The other difference that I noticed was the size. For a long time now I’ve had the opinion that this generation of Android smartphones have simply gotten too big to be comfortably used with one hand. I still think that the limit for flagship smartphones (not phablets) is around a five inch display, and no larger than the smartphones that we saw in 2013. This includes devices like the Nexus 5, HTC One (M7), and Samsung Galaxy S4, which are all comfortable in the hand and relatively easy to manipulate. As a result, using the iPhone 5s is a significant departure. Reaching the top left corner of the display is relatively simple compared to some of the smartphones on the market today. While physical size is a matter of preference, I suspect that total device width shouldn't exceed 70-71mm, and height is probably shouldn't exceed 140-141mm, although there's a great deal of leeway as the shape of the phone can make a phone seem larger or smaller than it really is. In the case of the iPhone 5s, although the physical size is easy to handle I definitely notice the effect of the smaller display when trying to browse desktop websites, view photos, and watch videos. Anyone coming from Android at this point in time will probably miss the large displays that Android OEMs tend to integrate.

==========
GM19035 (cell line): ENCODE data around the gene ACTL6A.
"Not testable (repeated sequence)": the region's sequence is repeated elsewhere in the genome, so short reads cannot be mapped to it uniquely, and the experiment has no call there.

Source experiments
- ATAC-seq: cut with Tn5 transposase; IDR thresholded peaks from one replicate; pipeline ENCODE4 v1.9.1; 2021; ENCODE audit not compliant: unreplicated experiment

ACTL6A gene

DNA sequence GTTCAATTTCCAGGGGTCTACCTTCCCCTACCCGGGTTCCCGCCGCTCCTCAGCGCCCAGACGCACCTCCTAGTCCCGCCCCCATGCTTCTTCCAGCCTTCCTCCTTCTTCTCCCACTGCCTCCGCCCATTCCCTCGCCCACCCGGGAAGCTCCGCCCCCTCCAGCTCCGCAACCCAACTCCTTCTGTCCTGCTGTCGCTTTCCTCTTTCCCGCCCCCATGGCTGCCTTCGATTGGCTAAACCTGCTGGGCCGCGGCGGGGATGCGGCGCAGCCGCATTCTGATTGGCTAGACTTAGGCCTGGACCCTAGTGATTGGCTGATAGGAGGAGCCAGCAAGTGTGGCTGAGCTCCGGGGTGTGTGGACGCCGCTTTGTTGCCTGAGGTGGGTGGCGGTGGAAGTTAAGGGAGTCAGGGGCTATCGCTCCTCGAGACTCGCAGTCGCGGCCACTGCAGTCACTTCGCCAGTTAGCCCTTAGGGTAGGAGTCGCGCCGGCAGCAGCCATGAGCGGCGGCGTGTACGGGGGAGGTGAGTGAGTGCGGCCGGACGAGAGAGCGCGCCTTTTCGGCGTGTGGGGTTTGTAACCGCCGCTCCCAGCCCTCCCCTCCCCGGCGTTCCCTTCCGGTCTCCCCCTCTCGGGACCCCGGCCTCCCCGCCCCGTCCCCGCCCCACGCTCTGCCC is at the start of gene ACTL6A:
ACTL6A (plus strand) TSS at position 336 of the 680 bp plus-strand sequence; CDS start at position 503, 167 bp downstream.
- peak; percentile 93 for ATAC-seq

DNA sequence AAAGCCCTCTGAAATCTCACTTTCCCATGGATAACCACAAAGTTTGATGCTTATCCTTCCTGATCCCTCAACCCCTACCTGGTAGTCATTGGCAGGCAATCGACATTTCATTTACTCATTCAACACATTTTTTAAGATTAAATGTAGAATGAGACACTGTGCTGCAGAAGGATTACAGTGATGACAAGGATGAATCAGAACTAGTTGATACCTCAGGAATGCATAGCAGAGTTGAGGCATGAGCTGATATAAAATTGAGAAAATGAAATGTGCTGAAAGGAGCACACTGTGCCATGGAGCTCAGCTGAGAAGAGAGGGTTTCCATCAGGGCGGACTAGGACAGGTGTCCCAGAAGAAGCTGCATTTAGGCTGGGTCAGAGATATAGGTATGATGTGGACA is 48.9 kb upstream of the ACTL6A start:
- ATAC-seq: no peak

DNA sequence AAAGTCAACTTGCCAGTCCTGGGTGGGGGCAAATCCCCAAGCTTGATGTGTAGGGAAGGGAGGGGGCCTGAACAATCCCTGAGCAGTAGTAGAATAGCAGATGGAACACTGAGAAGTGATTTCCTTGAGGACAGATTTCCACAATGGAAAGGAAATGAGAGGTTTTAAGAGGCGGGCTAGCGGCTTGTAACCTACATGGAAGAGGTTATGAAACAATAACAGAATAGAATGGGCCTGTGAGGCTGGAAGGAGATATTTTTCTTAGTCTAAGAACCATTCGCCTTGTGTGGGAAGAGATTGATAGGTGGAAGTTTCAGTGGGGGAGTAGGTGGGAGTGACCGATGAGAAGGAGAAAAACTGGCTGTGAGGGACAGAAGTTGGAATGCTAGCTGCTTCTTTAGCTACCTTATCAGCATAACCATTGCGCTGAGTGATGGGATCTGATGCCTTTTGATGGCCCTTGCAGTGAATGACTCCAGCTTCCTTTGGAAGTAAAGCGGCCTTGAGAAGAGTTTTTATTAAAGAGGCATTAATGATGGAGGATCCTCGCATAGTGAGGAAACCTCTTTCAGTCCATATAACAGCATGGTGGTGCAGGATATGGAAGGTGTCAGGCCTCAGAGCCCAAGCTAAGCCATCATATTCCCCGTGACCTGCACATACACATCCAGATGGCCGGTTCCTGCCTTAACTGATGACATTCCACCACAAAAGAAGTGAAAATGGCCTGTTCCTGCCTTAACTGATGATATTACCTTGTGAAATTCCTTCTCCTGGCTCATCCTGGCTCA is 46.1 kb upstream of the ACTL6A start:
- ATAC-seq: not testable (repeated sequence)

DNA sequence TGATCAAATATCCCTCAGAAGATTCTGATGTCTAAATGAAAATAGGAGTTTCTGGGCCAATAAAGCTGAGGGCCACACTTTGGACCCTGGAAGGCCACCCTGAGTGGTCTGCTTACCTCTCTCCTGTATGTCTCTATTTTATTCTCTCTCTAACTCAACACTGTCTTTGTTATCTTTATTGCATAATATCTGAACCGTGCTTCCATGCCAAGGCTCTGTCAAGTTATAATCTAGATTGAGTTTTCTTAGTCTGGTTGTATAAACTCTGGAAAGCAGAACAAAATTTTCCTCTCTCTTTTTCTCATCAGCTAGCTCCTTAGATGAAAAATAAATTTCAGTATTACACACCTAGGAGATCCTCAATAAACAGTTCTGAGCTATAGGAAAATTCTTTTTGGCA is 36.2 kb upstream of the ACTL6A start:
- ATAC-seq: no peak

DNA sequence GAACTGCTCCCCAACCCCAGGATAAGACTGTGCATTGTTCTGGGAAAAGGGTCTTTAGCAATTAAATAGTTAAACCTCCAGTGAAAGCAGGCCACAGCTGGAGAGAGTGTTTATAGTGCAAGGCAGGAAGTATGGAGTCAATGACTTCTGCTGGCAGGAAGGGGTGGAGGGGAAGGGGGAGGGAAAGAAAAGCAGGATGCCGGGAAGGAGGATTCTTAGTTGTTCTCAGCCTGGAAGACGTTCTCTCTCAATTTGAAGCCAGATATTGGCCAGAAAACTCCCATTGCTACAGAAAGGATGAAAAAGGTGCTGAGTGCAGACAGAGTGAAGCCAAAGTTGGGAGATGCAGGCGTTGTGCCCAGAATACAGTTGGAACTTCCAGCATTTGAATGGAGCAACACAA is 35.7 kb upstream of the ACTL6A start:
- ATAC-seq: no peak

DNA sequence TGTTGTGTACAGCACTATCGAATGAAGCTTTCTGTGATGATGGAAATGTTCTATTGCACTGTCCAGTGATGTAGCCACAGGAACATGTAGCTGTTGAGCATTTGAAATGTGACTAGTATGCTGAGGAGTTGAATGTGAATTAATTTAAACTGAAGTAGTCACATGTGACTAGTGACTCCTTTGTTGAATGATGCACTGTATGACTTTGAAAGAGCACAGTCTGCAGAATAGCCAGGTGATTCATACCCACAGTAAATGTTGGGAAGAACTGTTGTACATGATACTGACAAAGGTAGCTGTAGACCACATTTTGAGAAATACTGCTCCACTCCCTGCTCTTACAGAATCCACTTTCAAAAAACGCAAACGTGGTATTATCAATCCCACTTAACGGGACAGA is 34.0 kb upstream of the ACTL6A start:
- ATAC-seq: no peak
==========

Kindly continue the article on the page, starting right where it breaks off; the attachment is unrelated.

Of course, display is one of the biggest aspects of the smartphone experience, and is more than just a matter of size. In many measures, the iPhone 5s display is great. There’s no overly wide gamut, noticeable saturation compression, odd green tints in grayscale, or excessively high contrast/gamma. However, the resolution itself is noticeably lower than the 1080p and 1440p displays I’ve gotten used to. This doesn’t seem to affect usability much, but some elements of the UI like the rotation lock symbol are noticeably aliased. I find that around 400 to 500 DPI is generally acceptable to avoid obvious aliasing, but there’s value to going to 500-600 DPI for those that want to use a display for VR or are strongly sensitive to even minor aliasing at 4-6 inches viewing distance. Anyone coming from a phone like the Galaxy S4, G2, or One (M7) will probably notice the fuzzier display but it's probably not bad enough to grate on the eyes.